Apparent vernalization requirement of high yielding spring wheat
Peer Reviewed StatusNon-Peer Reviewed
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Controlled environment studies have demonstrated that the high yield potential of certain spring wheat (Triticum aestivum L.) cultivars may result from a moderate vernalization requirement. The objective of this study was to determine whether apparent vernalization responses of cultivars could be detected when comparing the development of early and late-seeded crops. The effect of delayed seeding on 9 or 10 spring wheat cultivars was studied at Saskatoon over a period of four years. Within years, the earliest and latest dates of seeding differed by a minimum of 22 days. Vernalization effects were apparent in 1983 and 1986 but not in 1985 and 1987. In 1983 and 1986 Growing Degree Day accumulation 14 days after seeding (GDD14) averaged 44 for the earliest date of seeding compared to 120 GDD or more for the later seeding dates. However, the GDD14 for the earliest date of seeding was 121 in 1985 and 134 in 1987. Apparent vernalization effects were manifested by higher main stem leaf number, increased spikelet production and delayed spike emergence. Cultivars were ranked in the following order for apparent vernalization sensitivity: Fielder = Pitic 62 > HY402 > HY320 > Genesis > HY912 > Leader > Glenlea > Neepawa > Katepwa > Siete Cerros > Potam. Fielder had the greatest vernalization requirement and Potam the least. On average, delayed seeding resulted in increased grain yields, but this observation was not consistent over years.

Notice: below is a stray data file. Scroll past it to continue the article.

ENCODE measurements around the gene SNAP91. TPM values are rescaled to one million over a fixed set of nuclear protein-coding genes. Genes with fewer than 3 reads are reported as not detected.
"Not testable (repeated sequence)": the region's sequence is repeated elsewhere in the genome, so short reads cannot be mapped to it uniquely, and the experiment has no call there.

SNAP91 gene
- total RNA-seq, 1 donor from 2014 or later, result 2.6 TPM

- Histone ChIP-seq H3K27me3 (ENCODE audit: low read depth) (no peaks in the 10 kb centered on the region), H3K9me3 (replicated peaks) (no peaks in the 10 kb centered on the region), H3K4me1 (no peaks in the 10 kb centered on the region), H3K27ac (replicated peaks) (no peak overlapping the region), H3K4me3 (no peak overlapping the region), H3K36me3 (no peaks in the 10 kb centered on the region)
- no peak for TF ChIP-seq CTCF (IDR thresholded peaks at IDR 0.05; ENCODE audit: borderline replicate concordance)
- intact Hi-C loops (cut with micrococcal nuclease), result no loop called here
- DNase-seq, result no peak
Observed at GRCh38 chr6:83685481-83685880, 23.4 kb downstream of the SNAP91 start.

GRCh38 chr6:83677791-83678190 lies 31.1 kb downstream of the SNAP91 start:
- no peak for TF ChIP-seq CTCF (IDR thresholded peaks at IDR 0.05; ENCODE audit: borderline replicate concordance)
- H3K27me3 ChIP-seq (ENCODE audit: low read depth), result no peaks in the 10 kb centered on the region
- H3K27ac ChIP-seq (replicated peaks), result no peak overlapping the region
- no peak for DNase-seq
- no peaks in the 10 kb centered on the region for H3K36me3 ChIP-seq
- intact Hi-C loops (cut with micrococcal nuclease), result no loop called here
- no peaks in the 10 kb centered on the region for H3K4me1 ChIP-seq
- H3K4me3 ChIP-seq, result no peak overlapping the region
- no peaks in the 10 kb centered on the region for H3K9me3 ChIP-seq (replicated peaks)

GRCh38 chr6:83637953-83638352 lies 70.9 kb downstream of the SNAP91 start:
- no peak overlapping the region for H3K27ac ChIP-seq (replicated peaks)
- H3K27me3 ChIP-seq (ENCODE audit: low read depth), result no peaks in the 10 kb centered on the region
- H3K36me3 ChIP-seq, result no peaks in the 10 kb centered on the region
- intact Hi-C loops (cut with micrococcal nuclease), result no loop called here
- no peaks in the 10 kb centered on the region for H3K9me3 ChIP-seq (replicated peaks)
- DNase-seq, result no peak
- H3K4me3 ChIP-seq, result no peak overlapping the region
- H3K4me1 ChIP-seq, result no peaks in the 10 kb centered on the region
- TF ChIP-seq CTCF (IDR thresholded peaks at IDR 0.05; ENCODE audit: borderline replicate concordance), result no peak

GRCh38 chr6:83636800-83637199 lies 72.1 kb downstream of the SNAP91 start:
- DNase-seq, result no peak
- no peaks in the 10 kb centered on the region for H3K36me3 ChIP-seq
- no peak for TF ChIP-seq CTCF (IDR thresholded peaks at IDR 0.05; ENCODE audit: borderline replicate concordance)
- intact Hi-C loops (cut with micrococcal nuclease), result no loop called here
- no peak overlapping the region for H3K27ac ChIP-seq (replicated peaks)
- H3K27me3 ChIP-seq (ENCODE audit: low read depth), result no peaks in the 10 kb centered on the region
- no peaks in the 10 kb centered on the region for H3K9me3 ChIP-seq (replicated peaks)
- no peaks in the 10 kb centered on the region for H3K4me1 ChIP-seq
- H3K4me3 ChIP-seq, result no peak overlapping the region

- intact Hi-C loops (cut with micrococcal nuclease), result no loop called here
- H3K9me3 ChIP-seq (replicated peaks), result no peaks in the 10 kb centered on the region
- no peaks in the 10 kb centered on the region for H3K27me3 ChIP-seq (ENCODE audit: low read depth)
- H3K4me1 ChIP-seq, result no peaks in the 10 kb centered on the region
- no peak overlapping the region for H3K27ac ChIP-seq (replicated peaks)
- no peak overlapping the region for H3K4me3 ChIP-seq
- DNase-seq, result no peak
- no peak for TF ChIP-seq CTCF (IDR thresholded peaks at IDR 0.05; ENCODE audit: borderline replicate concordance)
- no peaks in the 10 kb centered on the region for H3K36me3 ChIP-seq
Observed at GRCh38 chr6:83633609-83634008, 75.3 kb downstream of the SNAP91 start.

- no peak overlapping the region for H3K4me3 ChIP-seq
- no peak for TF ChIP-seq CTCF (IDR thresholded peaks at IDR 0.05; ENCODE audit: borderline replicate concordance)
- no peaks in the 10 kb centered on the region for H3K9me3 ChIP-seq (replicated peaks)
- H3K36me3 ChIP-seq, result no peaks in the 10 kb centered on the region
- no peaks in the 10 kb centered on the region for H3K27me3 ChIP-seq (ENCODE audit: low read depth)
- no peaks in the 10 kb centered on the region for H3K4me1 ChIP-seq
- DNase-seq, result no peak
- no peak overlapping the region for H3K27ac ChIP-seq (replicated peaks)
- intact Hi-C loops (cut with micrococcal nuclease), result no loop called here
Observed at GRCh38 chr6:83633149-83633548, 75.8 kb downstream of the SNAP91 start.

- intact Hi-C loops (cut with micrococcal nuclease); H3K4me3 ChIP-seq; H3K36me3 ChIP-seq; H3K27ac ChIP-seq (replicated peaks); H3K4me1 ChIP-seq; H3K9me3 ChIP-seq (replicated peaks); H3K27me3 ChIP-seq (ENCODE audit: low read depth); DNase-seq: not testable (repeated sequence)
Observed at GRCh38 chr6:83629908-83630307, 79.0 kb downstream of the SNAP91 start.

Part OfSoils and Crops Workshop
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